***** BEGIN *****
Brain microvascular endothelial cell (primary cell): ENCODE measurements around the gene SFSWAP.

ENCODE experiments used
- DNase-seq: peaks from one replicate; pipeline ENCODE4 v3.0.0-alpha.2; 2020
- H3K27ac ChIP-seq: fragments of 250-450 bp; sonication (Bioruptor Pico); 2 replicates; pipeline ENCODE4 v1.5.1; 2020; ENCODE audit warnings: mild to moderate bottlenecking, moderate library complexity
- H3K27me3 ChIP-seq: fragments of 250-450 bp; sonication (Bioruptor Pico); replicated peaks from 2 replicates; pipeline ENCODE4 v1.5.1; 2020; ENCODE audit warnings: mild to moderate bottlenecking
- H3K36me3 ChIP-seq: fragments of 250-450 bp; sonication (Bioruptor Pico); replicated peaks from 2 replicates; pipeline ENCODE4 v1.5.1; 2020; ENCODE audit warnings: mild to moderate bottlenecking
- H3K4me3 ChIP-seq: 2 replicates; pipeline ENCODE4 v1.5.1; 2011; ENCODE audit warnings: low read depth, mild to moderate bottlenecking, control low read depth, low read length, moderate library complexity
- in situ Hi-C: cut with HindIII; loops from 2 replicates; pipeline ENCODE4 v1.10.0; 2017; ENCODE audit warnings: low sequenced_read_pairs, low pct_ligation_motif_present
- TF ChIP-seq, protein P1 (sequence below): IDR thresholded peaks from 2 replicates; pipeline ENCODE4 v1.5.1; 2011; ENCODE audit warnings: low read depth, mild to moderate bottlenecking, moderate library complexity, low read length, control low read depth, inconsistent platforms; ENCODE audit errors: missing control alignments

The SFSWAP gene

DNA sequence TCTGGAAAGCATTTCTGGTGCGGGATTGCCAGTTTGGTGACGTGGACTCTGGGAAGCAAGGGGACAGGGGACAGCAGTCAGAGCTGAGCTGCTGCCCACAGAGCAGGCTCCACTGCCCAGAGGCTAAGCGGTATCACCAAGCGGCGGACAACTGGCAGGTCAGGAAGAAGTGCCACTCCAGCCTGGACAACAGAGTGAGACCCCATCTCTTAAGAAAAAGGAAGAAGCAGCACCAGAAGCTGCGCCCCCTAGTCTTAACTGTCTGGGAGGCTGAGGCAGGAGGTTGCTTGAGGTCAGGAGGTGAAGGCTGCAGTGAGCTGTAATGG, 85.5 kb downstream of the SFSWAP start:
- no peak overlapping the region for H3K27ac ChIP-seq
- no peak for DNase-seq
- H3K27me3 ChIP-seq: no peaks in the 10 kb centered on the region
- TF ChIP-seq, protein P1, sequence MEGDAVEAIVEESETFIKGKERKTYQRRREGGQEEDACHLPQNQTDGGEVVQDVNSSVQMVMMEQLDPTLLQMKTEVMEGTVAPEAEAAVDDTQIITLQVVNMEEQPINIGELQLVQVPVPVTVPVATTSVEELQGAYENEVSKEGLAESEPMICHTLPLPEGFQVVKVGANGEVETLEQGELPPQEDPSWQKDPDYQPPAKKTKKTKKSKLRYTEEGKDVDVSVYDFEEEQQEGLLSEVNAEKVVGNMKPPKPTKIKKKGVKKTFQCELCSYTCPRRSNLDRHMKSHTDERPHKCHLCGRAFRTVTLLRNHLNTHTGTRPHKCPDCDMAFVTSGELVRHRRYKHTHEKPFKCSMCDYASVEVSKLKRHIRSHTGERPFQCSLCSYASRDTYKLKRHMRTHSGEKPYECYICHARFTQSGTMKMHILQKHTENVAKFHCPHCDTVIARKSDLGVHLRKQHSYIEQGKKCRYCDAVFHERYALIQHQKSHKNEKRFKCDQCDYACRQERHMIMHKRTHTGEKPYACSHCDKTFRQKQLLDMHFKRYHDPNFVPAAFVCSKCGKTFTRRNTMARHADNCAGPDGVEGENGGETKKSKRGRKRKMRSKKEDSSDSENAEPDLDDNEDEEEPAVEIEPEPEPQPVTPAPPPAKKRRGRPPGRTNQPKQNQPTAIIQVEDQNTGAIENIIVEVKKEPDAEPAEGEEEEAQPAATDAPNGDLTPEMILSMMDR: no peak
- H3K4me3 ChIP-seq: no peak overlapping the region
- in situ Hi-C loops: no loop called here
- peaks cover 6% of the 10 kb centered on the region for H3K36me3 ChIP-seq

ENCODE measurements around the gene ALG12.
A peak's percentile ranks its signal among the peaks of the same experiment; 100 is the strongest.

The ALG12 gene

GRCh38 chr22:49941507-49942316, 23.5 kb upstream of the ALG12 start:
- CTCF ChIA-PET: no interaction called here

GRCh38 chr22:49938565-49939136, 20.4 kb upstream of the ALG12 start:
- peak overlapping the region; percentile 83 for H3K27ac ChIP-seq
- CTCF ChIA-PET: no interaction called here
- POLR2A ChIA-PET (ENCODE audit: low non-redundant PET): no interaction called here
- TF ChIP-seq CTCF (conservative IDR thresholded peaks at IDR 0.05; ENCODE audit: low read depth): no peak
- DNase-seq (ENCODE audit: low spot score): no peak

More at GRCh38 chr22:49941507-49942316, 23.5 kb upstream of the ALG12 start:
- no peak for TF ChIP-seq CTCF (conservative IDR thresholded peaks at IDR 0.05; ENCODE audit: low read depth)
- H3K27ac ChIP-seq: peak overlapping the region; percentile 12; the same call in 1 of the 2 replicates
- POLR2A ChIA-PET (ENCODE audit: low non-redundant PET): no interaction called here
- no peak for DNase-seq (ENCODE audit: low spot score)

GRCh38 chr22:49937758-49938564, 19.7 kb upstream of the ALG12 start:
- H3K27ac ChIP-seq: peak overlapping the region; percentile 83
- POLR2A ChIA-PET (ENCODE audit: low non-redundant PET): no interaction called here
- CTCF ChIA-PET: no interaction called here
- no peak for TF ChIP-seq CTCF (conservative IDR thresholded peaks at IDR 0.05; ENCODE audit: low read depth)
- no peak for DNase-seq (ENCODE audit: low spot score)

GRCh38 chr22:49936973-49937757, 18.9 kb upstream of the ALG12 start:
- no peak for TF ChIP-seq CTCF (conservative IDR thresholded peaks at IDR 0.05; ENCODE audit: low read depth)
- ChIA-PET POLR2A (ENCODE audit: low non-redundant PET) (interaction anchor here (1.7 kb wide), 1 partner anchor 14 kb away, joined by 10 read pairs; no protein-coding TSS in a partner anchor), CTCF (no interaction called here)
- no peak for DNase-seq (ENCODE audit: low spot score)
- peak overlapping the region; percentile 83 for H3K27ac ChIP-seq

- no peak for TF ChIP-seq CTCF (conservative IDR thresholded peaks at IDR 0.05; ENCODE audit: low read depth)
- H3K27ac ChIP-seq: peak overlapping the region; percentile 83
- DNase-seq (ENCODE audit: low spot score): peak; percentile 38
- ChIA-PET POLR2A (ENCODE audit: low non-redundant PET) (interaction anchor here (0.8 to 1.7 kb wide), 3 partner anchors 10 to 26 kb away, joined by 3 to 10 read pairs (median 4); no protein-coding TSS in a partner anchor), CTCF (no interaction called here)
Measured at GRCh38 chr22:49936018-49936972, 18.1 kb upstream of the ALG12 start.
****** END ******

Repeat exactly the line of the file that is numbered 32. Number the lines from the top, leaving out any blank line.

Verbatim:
- H3K27ac ChIP-seq: peak overlapping the region; percentile 12; the same call in 1 of the 2 replicates